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Contraceptive Jewelry Could Provide A Sleek And Discreet New Form Of Birth Control


An earring patch that can deliver a contraceptive hormone while being worn on an earring back. Mark Prausnitz, Georgia Tech

One day, women may be able to put on earrings and prevent unwanted pregnancies. That’s right, scientists have taken inspiration from existing technology to deliver contraceptive hormones via jewelry.

It isn’t limited to earrings either. Wristwatches, rings, or choker necklaces are all fair game too. 


Contraceptive jewelry may sound far-out but the idea has been brewing for quite some time. It’s an adaptation of skin patch technology already in use to administer drugs to prevent motion sickness, quit smoking, and help manage menopause symptoms. There is even a contraceptive patch that does much the same thing as these earring backs – the new bit is the technology designed to look like jewelry. 

The concept goes far beyond vanity and style too. There are times when discretion is important, particularly in cultures where birth control is stigmatized or in relationships where a male partner is against contraception.

“Many jewelry items, such as earrings, rings, necklaces, wristwatches, and other items make direct contact with the skin and thereby could discreetly house a transdermal patch,” said lead author Mark Prausnitz in a statement.

Before you sigh at the fact that you have to wear the same earrings for as long as you want to forego pregnancy, it is the earring back that contains the hormone – not the earring itself. This means you can wear a variety of earrings to your heart's delight as long as the backing that holds it in place touches the skin. 


However, despite the availability of patch technology, the team still need to prove the jewelry is safe and effective for humans. They will also need to do further research to see if the female population is receptive to the idea.

An earring with a patch backing (white). The patch contains the contraceptive hormone, in this case, levonorgestrel. Mark Prausnitz, Georgia Tech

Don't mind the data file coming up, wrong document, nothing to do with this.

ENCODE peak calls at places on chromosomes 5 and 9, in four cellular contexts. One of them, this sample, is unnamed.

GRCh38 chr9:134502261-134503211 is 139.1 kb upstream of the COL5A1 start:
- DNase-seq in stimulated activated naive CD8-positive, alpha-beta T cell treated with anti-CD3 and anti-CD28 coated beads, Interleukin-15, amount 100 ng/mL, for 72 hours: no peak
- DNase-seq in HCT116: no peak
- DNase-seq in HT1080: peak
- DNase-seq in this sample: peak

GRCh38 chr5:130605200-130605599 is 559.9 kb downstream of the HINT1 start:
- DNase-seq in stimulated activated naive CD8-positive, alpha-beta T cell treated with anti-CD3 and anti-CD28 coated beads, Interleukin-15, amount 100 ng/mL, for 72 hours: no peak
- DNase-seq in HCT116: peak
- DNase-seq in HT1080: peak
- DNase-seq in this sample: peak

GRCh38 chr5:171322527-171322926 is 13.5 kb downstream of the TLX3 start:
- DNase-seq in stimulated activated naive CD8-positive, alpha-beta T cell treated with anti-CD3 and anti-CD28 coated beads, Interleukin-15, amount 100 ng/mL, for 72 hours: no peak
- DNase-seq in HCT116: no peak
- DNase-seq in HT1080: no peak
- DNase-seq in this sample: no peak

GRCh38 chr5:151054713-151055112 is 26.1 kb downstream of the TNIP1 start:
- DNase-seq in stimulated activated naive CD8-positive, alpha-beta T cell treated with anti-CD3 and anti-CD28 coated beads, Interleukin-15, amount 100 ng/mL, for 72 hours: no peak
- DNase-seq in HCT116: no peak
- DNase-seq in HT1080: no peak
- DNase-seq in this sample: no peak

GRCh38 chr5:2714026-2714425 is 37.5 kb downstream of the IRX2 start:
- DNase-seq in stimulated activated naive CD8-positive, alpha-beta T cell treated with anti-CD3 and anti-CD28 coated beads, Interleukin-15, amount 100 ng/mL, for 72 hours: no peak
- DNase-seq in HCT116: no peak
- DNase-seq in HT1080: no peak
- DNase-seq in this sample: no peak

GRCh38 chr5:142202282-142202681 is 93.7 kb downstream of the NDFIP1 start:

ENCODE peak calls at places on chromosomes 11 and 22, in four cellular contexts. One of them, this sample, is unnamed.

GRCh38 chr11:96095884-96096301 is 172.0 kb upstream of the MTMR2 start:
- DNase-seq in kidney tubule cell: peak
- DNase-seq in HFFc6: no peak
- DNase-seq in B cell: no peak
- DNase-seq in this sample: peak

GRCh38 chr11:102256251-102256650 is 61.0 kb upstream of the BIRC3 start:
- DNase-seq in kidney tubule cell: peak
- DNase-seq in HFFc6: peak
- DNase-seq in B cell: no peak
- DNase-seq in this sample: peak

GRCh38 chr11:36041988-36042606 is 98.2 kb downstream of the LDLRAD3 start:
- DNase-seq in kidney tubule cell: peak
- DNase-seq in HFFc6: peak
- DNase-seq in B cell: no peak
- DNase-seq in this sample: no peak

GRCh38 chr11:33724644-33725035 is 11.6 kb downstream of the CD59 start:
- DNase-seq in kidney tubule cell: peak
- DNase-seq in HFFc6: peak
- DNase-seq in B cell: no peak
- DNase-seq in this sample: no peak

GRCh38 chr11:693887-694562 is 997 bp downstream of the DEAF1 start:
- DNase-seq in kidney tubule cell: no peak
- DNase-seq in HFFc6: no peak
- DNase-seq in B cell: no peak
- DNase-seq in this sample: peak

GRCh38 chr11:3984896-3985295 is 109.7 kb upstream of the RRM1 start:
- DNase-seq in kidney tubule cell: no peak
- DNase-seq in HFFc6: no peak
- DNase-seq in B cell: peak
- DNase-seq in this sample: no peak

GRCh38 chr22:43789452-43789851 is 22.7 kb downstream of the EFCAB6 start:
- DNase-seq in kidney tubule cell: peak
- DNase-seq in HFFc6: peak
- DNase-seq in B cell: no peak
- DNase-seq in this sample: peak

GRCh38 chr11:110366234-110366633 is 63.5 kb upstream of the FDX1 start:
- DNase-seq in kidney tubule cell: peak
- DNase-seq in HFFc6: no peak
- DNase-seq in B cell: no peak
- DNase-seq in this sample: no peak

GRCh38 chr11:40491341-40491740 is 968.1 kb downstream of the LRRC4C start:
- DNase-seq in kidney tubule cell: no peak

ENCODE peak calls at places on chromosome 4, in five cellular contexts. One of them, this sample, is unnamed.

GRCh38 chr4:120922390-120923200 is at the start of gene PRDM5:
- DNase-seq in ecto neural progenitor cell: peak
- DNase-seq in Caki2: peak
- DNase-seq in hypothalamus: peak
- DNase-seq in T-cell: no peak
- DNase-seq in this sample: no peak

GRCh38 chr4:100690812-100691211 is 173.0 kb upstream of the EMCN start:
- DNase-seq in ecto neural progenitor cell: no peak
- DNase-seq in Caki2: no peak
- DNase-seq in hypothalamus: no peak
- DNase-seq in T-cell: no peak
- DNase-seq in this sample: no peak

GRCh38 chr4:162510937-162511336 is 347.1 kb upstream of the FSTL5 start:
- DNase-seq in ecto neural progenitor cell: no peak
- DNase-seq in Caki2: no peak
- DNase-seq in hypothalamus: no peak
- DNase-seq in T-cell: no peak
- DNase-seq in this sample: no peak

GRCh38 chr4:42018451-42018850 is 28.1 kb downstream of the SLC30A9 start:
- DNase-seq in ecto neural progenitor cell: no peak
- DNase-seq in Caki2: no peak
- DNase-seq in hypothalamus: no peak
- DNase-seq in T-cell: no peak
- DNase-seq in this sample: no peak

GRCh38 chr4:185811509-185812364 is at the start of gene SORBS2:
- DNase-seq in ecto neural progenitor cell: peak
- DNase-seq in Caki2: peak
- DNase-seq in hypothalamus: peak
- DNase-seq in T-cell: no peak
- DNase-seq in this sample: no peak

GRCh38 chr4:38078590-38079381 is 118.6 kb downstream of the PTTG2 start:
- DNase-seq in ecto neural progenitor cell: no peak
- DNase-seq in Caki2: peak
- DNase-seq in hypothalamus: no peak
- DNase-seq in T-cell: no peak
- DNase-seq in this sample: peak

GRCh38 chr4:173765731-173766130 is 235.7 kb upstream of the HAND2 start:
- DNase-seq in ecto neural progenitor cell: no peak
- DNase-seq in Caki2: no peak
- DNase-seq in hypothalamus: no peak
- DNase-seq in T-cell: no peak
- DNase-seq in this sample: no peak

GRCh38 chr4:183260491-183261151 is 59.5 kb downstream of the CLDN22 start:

So far, the team has tested the jewelry, which contains the hormone levonorgestrel, on the ears of pigs and the skin of hairless rats, publishing their results in the Journal of Controlled Release. The earring patches consist of three layers: an impermeable adhesive that attaches to the earring back, one that contains the contraceptive drug, and a skin adhesive to keep it against the skin so the hormone can be transferred to the body. 

Since women will likely want to remove the jewelry when they sleep, the researchers applied the patches for 16 hours and removed them for 8 hours. During this time, levonorgestrel levels dropped but not below the required threshold for the hormone to remain effective. However, it looks likely the earring backs would need to be changed weekly.

Currently, the pill has a 0.3 percent failure rate with perfect use, but that rate jumps to 9 percent with typical use. There is also the option of a week-long transdermal patch or the month-long vaginal ring, both of which are self-administered. With imperfect typical use, these methods have a 6-9 percent failure rate. Implanted contraceptive methods such as intrauterine devices can last for many years and have the same failure rates for perfect use and typical use (0.05-0.2 percent).


Contraceptive jewelry isn’t meant to replace all birth control methods, but instead provide women with another option. “Acceptability may be increased because wearing pharmaceutical jewelry feels less like a medical intervention and more like a component of normal daily activity,” said Prausnitz. 

"The more contraceptive options that are available, the more likely it is that the needs of individual women can be met." 

The white contraceptive patch can be seen attached to the earring back and making contact with the skin of the ear. Mark Prausnitz, Georgia Tech


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